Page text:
What is driving the high Pioneer ACOs dropout rate? Laura Beerman, Director at Decision Resources Group (DRG) explains the key drivers behind the trend.
Three years ago, CMS launched the Pioneer ACO program with 32 healthcare organizations designed to work in coordination with private payers by aligning provider incentives, which will improve quality and health outcomes for patients across the ACO, and achieve cost savings for Medicare, employers and patients. Today, only 19 providers remain in the program due to inconsistent results and financial losses of the high risk high reward of the Medicare Shared Savings Program(MSSP). Seven Pioneer ACOs failed to produce any savings last year and two ACOs abandoned the Medicare program altogether opting for less risky accountable care models.
We at HIT Consultant spoke with Laura Beerman, Director at Decision Resources Group to find out why providers are quitting the Pioneer ACO program and why she believes ACOs have more control locally than at the federal level. She also believes providers have a lot more options putting giving them greater control with commercial payers. Here’s what she had to say:
Why are hospitals quitting the Pioneer ACO program
They’re losing money, they’re unhappy with the program’s design and benchmarks, and they have a lot more ACO control playing locally than federally. If you invest substantially in population health management, HIT, clinical integration – all building blocks for accountable care – you want and expect to see a pay-off, especially if those same investments are starting to reap rewards in commercial ACO contracts.
If you’re a sophisticated provider adept at managing care with the rich data to back it up, the program’s limitations may have started to wear: waiting for data from CMS, not knowing which patients have actually been attributed to your ACO and with no control over whether they opt out. It’s tough to be an entrepreneur within a highly regulated system. Maybe expectations were too high, too soon.
We could also ask, why did providers sign up in the first place? The Pioneer program was and is a risky venture. In the Medicare Shared Savings Program, far fewer providers have signed up for the downside risk of Track 2. Providers knew the program had flaws going in. Integrated delivery networks like Geisinger and Intermountain that were already viewed as models for accountable care took a pass at a participating.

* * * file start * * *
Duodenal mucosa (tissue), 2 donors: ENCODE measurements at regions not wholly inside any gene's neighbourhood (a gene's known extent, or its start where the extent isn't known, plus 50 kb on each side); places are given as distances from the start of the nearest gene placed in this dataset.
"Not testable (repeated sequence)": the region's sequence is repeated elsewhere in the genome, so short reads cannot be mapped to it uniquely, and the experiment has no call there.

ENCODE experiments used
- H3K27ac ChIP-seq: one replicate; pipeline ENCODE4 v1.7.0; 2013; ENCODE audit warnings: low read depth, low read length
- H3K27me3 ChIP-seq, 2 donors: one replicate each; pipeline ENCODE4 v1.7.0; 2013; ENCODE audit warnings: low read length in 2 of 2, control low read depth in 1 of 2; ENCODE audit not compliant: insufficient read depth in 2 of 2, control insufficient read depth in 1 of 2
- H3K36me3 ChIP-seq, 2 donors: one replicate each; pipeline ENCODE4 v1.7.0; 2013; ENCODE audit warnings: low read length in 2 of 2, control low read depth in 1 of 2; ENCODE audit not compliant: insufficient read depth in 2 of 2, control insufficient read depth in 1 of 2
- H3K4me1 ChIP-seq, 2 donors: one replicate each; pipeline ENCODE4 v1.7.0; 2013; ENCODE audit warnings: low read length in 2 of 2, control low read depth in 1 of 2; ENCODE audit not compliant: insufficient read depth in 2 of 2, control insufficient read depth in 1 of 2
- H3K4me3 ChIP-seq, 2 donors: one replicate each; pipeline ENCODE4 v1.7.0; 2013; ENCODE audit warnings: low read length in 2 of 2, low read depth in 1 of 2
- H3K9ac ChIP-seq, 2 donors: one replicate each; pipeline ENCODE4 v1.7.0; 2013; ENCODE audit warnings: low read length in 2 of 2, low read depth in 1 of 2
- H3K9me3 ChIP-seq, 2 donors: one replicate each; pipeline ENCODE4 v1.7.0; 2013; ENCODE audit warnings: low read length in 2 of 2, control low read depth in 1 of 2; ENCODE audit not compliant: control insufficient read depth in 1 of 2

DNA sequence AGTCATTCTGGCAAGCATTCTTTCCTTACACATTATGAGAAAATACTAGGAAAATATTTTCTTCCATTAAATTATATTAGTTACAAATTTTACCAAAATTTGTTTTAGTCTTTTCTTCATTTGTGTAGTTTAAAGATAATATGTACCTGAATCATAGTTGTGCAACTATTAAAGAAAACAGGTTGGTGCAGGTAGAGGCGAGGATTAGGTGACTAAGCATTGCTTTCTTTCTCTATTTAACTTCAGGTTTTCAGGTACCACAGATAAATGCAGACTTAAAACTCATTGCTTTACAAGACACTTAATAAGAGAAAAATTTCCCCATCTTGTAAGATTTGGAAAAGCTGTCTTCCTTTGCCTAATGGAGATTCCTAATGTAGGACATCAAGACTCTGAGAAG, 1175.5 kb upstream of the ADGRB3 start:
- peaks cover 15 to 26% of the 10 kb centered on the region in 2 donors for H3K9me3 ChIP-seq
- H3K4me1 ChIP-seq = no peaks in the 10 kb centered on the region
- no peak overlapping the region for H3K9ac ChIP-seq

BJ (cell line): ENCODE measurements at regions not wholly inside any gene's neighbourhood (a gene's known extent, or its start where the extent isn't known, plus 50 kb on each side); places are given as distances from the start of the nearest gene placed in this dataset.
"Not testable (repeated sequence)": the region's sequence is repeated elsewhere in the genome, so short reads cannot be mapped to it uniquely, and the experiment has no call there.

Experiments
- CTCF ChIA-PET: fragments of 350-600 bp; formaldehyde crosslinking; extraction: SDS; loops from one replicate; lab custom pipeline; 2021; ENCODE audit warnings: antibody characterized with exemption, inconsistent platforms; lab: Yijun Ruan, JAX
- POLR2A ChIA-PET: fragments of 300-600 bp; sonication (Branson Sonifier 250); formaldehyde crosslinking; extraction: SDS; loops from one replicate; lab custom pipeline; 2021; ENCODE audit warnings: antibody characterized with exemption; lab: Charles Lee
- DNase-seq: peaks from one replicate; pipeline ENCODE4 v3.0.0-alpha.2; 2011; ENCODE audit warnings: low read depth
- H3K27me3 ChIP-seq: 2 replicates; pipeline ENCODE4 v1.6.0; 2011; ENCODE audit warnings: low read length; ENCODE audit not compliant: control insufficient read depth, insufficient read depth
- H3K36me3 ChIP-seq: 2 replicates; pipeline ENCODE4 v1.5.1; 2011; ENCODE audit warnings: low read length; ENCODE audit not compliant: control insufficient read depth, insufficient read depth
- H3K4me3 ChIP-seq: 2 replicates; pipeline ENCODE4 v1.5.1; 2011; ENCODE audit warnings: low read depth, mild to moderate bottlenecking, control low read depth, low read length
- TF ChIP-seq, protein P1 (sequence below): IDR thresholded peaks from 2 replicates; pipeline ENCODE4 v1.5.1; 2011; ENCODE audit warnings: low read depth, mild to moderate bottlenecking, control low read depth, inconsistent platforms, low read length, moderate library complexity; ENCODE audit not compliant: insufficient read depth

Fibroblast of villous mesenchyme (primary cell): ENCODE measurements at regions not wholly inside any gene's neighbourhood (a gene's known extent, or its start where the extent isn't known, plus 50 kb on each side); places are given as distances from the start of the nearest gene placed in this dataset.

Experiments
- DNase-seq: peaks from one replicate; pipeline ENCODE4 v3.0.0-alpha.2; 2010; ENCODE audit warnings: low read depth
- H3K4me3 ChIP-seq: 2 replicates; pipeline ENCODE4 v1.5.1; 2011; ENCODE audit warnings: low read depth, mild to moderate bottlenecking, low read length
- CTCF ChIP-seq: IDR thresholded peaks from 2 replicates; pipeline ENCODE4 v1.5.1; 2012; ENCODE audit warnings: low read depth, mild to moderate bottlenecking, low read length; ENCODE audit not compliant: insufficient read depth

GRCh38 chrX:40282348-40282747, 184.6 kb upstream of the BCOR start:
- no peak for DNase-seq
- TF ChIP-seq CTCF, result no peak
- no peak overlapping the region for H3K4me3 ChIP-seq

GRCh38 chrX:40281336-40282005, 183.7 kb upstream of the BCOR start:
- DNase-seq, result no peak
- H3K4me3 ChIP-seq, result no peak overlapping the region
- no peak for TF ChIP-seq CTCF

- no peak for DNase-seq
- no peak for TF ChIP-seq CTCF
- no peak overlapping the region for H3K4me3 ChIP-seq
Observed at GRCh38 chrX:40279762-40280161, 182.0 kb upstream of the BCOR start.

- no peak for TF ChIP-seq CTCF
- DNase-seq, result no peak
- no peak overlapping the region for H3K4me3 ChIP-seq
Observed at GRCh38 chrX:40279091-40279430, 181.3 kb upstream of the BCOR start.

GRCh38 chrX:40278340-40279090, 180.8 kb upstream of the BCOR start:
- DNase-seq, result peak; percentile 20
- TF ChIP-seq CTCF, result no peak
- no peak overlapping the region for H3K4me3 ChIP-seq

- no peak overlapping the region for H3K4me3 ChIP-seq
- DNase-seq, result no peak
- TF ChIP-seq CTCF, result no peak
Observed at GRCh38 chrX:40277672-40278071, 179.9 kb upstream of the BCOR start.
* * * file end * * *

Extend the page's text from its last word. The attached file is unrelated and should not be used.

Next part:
What key drivers and factors are contributing to this dropout?
From a programmatic side, providers cite benchmarks, calculation formulas and not enough allowances for their unique patient case mix. Another criticism is that providers in high-cost markets have inherently more opportunities to generate savings and earn incentives. Some providers may also generate savings but not enough to be rewarded.
Another key driver is that providers have a lot more options. In some markets they’re in the driver’s seat with commercial payers; that’s not the case with CMS. More integrated delivery networks are forming their own health plans – some co-branded with commercial carriers, some targeting Medicare Advantage enrollees and some marketed directly to employers. If patients are enrolled in your plan and that plan is a narrow network with strong incentives for following health management programs, there’s no better way to exercise control.
What recommendations and/or best practices can be made to improve the ACO program?
It has to be win-win. CMS doesn’t want a failure, and providers moving toward fee for value don’t want to ignore an entire segment of their patient population.
The Pioneer program has saved money. A lot of money in the grand scheme? No. But we’re still dealing with an ACO population that’s less than 10% of the Medicare beneficiary pool.
Medicare ACOs have absolutely driven commercial ACO growth. They may be a rising tide that lifts all boats except their own. We’re going to know a lot more about viability in the summer of 2015 when Pioneer year 3 results will likely be released alongside year 2 MSSP results from ACOs launched in 2013 and year 1 results from those launched in 2014.